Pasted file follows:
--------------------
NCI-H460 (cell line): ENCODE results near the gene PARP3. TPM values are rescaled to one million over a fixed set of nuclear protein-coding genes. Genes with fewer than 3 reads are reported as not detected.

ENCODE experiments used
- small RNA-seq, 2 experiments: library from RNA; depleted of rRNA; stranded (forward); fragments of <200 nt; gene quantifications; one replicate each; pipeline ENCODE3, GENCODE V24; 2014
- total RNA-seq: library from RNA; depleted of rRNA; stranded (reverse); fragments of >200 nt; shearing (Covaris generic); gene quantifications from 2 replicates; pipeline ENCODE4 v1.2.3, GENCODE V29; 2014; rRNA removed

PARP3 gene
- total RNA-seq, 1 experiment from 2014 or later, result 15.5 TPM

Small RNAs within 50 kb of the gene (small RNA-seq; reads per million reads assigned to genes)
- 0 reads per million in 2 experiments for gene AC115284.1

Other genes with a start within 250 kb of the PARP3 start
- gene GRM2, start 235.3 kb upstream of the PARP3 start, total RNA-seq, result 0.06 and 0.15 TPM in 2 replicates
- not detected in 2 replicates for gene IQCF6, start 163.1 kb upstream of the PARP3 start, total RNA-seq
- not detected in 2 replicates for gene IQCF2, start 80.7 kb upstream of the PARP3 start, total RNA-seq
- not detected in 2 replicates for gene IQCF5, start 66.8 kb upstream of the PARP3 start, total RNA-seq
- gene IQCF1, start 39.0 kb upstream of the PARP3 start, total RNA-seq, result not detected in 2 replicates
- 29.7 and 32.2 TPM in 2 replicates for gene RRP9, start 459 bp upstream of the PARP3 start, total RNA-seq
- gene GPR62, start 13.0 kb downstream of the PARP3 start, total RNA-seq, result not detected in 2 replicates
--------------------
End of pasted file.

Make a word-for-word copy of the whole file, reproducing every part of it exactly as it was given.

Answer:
NCI-H460 (cell line): ENCODE results near the gene PARP3. TPM values are rescaled to one million over a fixed set of nuclear protein-coding genes. Genes with fewer than 3 reads are reported as not detected.

ENCODE experiments used
- small RNA-seq, 2 experiments: library from RNA; depleted of rRNA; stranded (forward); fragments of <200 nt; gene quantifications; one replicate each; pipeline ENCODE3, GENCODE V24; 2014
- total RNA-seq: library from RNA; depleted of rRNA; stranded (reverse); fragments of >200 nt; shearing (Covaris generic); gene quantifications from 2 replicates; pipeline ENCODE4 v1.2.3, GENCODE V29; 2014; rRNA removed

PARP3 gene
- total RNA-seq, 1 experiment from 2014 or later, result 15.5 TPM

Small RNAs within 50 kb of the gene (small RNA-seq; reads per million reads assigned to genes)
- 0 reads per million in 2 experiments for gene AC115284.1

Other genes with a start within 250 kb of the PARP3 start
- gene GRM2, start 235.3 kb upstream of the PARP3 start, total RNA-seq, result 0.06 and 0.15 TPM in 2 replicates
- not detected in 2 replicates for gene IQCF6, start 163.1 kb upstream of the PARP3 start, total RNA-seq
- not detected in 2 replicates for gene IQCF2, start 80.7 kb upstream of the PARP3 start, total RNA-seq
- not detected in 2 replicates for gene IQCF5, start 66.8 kb upstream of the PARP3 start, total RNA-seq
- gene IQCF1, start 39.0 kb upstream of the PARP3 start, total RNA-seq, result not detected in 2 replicates
- 29.7 and 32.2 TPM in 2 replicates for gene RRP9, start 459 bp upstream of the PARP3 start, total RNA-seq
- gene GPR62, start 13.0 kb downstream of the PARP3 start, total RNA-seq, result not detected in 2 replicates